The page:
http://www.bridgecitytools.com/default/other-products/discontinued/limited-edition-tools.html?limit=all

 

A guy could destroy his Lotto winnings in a hurry on that site. For just plain stupid prices - go hunt some of the Japanese fine wood craft hand tools for traditional level work - 10X worse than this company but some amazing quality. Sky isn't the limit - it's more like deep space-level, lol.

 

As a welding nut - one tool that caught my eye years ago was an obscure little outfit building their own cure-all tri-square since off the shelf types are basically worthless for accuracy and have a narrow base. One of the most used tools in my arsenal and by far a top 5 favorite - expensive due to their shipping policy but man are these things worth every penny - I need another one and will spring for the higher accuracy version next time.

I currently have the original 12" blade that came with it as well as a high precision 18" for longer work - one of those tools that someone should have figured out a long time ago.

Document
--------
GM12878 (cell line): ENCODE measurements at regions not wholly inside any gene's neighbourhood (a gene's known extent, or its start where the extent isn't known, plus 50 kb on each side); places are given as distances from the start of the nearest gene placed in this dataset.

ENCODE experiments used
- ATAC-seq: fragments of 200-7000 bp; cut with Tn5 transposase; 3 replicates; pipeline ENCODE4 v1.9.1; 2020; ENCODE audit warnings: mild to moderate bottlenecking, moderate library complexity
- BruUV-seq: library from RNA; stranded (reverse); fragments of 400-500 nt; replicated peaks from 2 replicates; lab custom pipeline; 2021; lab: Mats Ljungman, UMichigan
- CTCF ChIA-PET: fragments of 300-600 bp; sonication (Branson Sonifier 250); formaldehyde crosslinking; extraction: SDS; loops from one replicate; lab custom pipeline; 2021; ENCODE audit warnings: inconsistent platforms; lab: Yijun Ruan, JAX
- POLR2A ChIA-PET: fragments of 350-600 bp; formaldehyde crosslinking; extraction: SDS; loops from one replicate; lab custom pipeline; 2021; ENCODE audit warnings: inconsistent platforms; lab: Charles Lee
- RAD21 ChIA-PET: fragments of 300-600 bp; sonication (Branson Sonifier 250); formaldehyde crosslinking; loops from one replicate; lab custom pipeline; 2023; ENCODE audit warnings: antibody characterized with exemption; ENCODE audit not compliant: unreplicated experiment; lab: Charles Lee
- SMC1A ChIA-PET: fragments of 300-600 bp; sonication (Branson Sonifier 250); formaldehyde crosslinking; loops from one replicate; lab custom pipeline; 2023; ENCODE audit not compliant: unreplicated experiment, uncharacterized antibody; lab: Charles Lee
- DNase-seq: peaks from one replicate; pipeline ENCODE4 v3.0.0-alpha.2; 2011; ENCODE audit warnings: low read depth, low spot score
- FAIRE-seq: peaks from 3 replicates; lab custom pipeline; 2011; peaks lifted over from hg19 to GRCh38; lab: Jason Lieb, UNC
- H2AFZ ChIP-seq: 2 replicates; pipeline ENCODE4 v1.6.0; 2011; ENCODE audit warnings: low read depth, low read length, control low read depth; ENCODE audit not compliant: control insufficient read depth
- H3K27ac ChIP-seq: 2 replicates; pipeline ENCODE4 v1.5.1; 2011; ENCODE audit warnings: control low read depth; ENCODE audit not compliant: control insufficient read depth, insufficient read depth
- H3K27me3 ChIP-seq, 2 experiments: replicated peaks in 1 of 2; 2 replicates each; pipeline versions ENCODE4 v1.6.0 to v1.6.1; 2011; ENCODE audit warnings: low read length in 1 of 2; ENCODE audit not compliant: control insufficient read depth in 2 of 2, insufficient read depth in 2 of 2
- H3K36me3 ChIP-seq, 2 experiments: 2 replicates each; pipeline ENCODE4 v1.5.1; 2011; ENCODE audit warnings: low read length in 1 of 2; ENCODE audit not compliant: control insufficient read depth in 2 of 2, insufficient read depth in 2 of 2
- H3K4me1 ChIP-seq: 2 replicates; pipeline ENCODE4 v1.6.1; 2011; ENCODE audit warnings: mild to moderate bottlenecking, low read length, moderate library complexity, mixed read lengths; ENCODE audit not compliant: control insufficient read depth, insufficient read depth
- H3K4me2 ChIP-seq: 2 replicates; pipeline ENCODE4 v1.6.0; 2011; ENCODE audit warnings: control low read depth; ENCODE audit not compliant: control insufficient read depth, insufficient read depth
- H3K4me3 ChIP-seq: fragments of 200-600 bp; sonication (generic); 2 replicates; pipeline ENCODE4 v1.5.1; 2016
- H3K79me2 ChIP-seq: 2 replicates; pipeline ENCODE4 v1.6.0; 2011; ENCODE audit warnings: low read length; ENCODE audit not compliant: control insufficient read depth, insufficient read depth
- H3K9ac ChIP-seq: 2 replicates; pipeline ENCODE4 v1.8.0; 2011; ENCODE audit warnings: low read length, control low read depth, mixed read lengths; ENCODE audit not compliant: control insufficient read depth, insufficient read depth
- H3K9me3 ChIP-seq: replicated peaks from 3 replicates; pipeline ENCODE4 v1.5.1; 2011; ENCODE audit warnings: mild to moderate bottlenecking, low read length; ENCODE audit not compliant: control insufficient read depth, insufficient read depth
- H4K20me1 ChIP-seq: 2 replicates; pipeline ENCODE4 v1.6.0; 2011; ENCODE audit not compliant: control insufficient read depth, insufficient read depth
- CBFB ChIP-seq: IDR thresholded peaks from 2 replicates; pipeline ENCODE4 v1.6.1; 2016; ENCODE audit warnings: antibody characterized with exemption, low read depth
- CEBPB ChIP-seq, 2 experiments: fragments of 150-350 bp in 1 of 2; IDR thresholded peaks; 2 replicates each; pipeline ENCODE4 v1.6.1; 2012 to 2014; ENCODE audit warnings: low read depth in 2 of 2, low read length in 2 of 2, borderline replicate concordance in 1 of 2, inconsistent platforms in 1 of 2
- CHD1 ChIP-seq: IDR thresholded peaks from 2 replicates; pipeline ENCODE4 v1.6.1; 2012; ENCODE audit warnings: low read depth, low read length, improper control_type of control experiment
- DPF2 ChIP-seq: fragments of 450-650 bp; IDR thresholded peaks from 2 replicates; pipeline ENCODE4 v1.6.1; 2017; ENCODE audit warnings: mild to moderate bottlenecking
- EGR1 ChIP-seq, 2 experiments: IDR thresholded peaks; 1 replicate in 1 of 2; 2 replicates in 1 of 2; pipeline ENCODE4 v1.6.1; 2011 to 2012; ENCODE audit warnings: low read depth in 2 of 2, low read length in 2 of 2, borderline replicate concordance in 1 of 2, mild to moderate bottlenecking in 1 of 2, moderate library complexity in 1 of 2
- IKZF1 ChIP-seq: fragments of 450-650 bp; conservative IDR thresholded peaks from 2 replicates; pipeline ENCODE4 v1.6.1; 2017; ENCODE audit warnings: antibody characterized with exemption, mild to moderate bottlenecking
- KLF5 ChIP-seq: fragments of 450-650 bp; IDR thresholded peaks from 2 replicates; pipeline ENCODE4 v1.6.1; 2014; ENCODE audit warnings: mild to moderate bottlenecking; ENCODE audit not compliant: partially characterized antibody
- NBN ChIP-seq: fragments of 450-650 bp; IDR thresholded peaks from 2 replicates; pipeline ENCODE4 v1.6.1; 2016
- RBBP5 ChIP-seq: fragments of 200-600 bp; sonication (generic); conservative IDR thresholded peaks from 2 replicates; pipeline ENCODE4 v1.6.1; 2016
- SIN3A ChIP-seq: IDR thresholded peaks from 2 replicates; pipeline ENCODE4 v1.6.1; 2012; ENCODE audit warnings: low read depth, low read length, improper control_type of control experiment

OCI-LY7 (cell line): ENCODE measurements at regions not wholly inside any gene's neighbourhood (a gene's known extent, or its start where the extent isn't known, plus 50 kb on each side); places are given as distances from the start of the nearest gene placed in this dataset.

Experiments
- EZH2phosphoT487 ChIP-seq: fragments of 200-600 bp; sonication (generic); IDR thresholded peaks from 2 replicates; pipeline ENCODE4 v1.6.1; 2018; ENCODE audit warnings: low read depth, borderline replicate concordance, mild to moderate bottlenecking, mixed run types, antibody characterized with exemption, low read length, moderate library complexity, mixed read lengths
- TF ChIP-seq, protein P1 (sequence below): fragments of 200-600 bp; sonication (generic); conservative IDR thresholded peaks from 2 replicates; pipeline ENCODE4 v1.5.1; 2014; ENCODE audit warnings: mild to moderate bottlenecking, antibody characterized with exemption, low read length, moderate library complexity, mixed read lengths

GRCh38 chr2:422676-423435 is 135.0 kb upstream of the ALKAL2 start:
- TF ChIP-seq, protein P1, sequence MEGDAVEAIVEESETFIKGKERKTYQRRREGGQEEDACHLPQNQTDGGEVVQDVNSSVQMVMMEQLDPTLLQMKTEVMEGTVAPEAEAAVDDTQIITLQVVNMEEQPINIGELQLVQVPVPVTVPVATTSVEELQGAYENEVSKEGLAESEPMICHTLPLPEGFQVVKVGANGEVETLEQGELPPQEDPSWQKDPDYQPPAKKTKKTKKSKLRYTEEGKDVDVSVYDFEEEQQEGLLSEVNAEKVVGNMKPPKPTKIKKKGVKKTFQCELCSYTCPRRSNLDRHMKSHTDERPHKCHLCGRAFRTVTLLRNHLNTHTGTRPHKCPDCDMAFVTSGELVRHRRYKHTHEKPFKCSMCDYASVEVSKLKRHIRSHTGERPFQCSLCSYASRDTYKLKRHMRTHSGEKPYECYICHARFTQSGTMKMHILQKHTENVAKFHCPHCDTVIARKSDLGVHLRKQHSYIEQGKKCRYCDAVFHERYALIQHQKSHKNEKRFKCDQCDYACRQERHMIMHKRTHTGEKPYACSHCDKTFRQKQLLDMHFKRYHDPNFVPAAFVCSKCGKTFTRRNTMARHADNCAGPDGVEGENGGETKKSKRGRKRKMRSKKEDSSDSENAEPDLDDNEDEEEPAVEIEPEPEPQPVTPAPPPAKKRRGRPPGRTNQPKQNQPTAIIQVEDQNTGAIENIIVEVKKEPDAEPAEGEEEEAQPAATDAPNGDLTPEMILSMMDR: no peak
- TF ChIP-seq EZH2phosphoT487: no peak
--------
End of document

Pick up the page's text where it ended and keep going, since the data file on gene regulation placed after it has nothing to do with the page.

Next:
http://lasquaretools.com/

 

Just a hint and it's not yet public - there is a new style wide base t-bevel coming soon, I had approached them with the idea and they were already on it . Working with rounded edge structural steel shapes is a real pain with traditional carpentry tools - they are not designed to fit against these materials so accuracy suffers. His tri-square works so well it's disgusting - I threw all the other ones I had in the garbage as most of them wouldn't even make a true 90* angle. When doing various layout work for fabricating it's so critical to get marks that are accurate but current common tools are not designed for welding - this guy is solving that slowly but surely. I wish they would hurry up with the T-bevel, I needed one again last week and fought cutting steel to the right angle for a proper fit for a job here. There are new marking tools out there for pipe fitting, but they have some high pricing to go with them...ouch.

 

Sarge

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Btw....